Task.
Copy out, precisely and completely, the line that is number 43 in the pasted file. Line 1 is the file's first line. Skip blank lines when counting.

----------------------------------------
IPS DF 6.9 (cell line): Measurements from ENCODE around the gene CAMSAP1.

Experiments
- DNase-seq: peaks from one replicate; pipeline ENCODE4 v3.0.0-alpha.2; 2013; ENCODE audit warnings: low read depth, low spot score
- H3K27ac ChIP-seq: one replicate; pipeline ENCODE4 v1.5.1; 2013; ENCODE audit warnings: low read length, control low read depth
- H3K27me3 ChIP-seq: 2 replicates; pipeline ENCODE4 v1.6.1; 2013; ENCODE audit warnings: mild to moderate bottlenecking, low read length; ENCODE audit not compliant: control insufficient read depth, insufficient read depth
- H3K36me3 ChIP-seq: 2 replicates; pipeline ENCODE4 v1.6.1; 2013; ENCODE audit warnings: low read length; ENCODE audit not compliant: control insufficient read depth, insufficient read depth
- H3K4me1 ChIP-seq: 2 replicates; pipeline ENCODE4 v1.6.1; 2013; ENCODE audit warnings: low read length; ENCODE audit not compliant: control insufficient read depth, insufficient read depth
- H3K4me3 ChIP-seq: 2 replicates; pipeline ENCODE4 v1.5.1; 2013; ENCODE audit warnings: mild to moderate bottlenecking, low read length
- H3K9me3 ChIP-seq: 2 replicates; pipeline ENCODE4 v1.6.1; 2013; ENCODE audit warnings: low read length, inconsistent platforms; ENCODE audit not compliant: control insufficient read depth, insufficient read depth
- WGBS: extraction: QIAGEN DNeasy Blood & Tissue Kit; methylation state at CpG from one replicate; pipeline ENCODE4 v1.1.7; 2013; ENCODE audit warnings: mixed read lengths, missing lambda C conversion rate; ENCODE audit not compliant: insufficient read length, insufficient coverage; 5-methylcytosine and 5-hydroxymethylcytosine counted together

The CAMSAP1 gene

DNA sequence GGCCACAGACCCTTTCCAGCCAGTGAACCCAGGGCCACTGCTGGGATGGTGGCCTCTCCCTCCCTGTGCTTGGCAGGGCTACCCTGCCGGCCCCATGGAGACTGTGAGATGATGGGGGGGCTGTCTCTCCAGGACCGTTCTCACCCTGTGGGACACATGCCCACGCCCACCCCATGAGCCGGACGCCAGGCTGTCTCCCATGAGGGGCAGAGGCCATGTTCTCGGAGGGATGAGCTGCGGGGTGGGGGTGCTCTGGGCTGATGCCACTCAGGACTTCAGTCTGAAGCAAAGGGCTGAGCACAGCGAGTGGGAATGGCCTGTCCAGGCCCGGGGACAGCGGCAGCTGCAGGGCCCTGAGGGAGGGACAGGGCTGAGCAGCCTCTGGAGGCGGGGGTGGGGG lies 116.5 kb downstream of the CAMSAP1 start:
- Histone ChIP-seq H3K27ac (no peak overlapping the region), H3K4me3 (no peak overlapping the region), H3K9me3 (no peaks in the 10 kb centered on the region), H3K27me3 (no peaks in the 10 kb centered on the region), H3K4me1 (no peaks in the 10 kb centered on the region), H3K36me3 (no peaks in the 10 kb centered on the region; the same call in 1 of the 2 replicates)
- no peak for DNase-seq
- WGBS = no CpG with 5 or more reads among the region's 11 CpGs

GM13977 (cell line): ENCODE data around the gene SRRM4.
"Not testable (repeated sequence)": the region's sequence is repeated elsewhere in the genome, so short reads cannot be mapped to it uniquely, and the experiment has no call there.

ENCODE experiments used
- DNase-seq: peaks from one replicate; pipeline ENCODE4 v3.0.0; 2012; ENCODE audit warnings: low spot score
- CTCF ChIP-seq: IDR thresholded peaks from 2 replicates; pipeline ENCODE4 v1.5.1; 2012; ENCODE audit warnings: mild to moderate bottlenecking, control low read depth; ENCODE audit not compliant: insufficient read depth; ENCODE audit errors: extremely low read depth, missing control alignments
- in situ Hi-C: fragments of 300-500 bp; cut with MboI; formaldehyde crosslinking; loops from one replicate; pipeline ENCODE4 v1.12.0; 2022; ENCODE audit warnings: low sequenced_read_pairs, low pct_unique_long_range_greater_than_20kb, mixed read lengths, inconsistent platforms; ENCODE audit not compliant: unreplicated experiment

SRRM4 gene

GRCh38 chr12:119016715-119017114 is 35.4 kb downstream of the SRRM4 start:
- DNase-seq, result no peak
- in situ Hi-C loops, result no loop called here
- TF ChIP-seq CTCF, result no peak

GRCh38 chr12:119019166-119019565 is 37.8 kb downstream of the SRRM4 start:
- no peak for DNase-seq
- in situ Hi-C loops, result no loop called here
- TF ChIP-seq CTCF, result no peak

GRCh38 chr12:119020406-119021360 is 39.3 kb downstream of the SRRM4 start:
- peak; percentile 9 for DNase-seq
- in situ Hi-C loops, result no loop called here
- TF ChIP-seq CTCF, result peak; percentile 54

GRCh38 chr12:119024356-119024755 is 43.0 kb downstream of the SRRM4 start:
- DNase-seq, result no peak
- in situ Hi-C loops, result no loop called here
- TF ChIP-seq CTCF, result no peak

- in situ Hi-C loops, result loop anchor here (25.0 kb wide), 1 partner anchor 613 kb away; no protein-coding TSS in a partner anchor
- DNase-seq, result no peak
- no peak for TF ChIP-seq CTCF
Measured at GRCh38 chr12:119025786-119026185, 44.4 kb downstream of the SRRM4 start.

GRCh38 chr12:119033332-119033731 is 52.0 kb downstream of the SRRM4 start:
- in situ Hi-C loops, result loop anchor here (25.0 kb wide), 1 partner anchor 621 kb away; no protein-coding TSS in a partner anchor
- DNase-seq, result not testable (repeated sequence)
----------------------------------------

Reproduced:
GRCh38 chr12:119033332-119033731 is 52.0 kb downstream of the SRRM4 start: